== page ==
At the Earle Holiday Home in Shillong we prepared to leave. A genteel crowd of middle-class holiday makers who had previously ignored us raved about us and decided our photo would be framed and put on the wall. We answered questions, celebrity-style, and rode off with a good (though surreal) send-off.
Meghalaya was stunning, but somewhat tense. They were a tough crowd. Generally there were more hostile stares than usual, and even with a huge grin and the all-encompassing respectful head-waggle you could only just garner a hint of a smile.
The scenery, though, was damn fine. It was rolling hills with a hint of jungliness. The banana palms carried on and on, and I think date palms started again from the look of them. There were waterfalls and things of that ilk. Everyone played out their lives on the road again, and the back bamboo stilts of the houses on the roadside were sometimes very, very tall.
Ten million or so hot hours later we arrived at a dusty, bumpy junction called Badarpur. It was a bit of a dump, quite frankly. We tried to make it to Silchar, which featured a real-life hotel, but we missed.
Adam decided to ask the police for hotel recommendations hoping to find something habitable. The officer spoke no English, but kindly took us into the station, where a prisoner sat behind bars in the main office, and where everyone sent us to the ‘hotel’ we had already spotted and deemed wholly unsuitable on the solid grounds of Yuk.
We squeezed ourselves into the horrible cupboard they called a room- a tiny dusty space with two bug ridden beds with mosquito nets draped over them, too hot to stand in. The overhead fan had just one setting, very slow. On the premise of not spending any actual time in the cupboard, we disappeared to procure ourselves a fairly revolting but very plentiful rice and dhal meal.
Feeling like intrepid dustpit-explorers, we wandered the streets.
Two young jewellery-wholesalers from Elsewhere attached themselves to us, and took us on our first ever Durga Puja circuit. Numerous temporary temples are erected for the festival around town, and everyone visits them all in a circuit in a big group, offering Puja at each one. We made it to six!
An impressively large crowd watched us unload the bike, and me take off my helmet. It was embarrassing. The level of filth that crawls onto you when undertaking 9 hours of motorbiking in India is fairly horrendous. And I am a muck-magnet at the best of times. I was encrusted head to toe in traffic-belch, and the first foreign girl anyone had seen for a while. I was not a good ambassador.
Finally we made it back, to find another crowd begging for a look at the bike (which was safely covered up in its black sack), so Adam did a bizarre show-and-tell interview in Hinglish.
Thankfully we had a sneaky bottle of rum in the tank bag to round the night off with, and we sat outside the cupboard-room sneaking pegs from tin cups.
I got a late night paan from the paan-wallah downstairs, and the manager found me on the way up the stairs. He grabbed my hand and patted my rump. I suspect he thought I wouldn’t notice…
Started the day at 4am, awoken by two strange men staring down at me sleeping. I woke to hear them deciding conclusively in Hindi that I was old. Not the most auspicious beginning I wouldn’t say. Oshy and Moshy, our friendly jewellery-wallahs, arrived at 7am with the photos of us from the previous nights festivities printed out in a little envelope. It cheered me greatly, and we rode off from strange little Badarpur with an even bigger crowd waving us Goodbye. I wanted to stay (again).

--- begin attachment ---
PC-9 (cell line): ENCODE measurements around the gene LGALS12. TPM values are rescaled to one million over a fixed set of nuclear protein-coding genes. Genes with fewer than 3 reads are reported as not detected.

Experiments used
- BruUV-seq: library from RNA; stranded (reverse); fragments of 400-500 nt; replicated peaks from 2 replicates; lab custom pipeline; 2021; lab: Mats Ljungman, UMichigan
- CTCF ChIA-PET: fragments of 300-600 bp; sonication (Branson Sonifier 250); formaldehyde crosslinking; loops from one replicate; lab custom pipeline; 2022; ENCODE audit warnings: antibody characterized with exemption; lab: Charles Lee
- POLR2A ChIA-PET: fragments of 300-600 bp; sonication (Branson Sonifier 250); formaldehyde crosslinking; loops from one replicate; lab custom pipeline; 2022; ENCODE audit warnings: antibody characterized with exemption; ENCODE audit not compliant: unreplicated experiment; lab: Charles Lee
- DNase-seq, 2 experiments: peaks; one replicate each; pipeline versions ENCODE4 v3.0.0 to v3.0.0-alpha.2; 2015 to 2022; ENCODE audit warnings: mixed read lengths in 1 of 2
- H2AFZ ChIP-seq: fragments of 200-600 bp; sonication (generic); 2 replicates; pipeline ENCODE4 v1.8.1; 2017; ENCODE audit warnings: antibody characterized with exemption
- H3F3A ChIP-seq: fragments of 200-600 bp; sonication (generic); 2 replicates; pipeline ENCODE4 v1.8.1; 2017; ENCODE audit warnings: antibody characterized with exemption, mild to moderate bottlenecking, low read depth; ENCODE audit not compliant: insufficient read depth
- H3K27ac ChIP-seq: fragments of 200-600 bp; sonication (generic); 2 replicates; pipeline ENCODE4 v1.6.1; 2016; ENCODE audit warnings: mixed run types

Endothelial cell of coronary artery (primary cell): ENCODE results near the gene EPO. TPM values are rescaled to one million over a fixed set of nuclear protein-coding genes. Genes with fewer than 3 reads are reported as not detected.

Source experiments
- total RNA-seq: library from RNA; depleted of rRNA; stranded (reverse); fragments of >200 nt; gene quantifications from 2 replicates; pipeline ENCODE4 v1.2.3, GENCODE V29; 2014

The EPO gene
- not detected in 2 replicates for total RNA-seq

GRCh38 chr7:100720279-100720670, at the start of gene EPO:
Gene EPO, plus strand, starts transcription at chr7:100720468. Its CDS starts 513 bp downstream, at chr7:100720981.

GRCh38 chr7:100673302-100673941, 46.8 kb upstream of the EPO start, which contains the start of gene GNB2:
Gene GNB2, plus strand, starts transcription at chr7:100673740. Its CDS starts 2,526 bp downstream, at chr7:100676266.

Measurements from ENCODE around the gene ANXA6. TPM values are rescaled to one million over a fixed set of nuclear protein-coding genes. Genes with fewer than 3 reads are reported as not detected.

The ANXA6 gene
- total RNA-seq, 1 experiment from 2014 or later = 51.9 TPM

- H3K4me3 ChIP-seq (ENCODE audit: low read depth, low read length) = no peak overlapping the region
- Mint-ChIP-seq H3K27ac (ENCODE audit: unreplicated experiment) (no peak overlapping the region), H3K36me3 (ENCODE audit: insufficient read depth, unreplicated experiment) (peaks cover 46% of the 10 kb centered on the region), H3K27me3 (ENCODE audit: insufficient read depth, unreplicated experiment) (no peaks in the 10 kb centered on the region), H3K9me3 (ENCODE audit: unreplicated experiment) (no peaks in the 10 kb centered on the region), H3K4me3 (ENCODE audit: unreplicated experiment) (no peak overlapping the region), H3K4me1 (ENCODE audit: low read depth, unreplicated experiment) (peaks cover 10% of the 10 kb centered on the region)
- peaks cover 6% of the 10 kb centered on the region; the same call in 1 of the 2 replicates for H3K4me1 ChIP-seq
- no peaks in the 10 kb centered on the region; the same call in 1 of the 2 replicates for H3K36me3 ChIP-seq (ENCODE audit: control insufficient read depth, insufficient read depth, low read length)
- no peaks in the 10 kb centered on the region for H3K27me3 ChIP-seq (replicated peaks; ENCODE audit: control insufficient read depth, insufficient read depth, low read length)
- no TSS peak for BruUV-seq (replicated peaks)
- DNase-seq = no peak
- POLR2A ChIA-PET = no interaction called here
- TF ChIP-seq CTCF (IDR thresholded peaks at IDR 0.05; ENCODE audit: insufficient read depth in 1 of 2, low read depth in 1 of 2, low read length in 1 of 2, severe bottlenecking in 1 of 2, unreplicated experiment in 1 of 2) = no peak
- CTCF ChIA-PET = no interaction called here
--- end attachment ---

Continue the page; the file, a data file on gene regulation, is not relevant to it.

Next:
Our ride took us from Assam to Tripura. A guy from the crowd rode with us to see us off, and we stopped for petrol where three really great Assamese guys sat us down for chai and a chat.
I watched a small goat try to butt a kitten. The kitten tried to butt back. It was a very amusing stand-off.
We had heard the route to Agaltara through Tripura state required a police escort, and were quietly waiting for them to join us…
But the Police checkpost barriers were just too easy, we couldn’t help it, it just happened… They would flag us down and we would wave back in a chirpy, slightly dense manner, and carry on. Then an officer stepped out at one, and we stopped to say Hi. He wasn’t sure what to do with us, so we smiled and pretended not to understand anything he said (very easy). He told us to hang on while he wandered off to work out what to do. Well, it would be silly to miss such an obvious opportunity, so we smiled, looked totally bamboozled, waved at another officer, and rode slowly off.
The police check posts waved at us, the army guys on guard grinned and showed Thumbs-up as we went past, even the convoy trucks we should have been with in the first place were full of officers smiling and waggling their heads. (Always keep the officials on your side until the last minute. I'm learning.)
The amazingly friendly owner gave us five hardcore sweet dishes especially for us to try, and wouldn’t accept money for any of them. We ate jalebi, curd, barfi, rasgullai and gulab jamun, to be nice.
(We ate until we were near exploding, to be nice. We ate cold congealed fizzy curd, to be nice. We were so damn nice that I will take it as a personal karmic offence when that curd curdles my stomach for a week…)
(As a postscript, my stomach never did curdle, so there you go. Lesson Two: Always eat everything offered to you, to be nice, and to try stuff. Mostly its ok...)
Now we are in Agaltara, on the last Durga Puja day. That’s the one when the deities get paraded down the streets with loudspeakers, and everyone goes mad behind them with frantic dancing and chucking about of colored powder-paint. There were about eight processions on the way in. Everyone behind them either looked wrecked or completely knackered, and everyone was a very funny colour. Everyone waved and smiled at us, and we've found a hotel too! Bonus!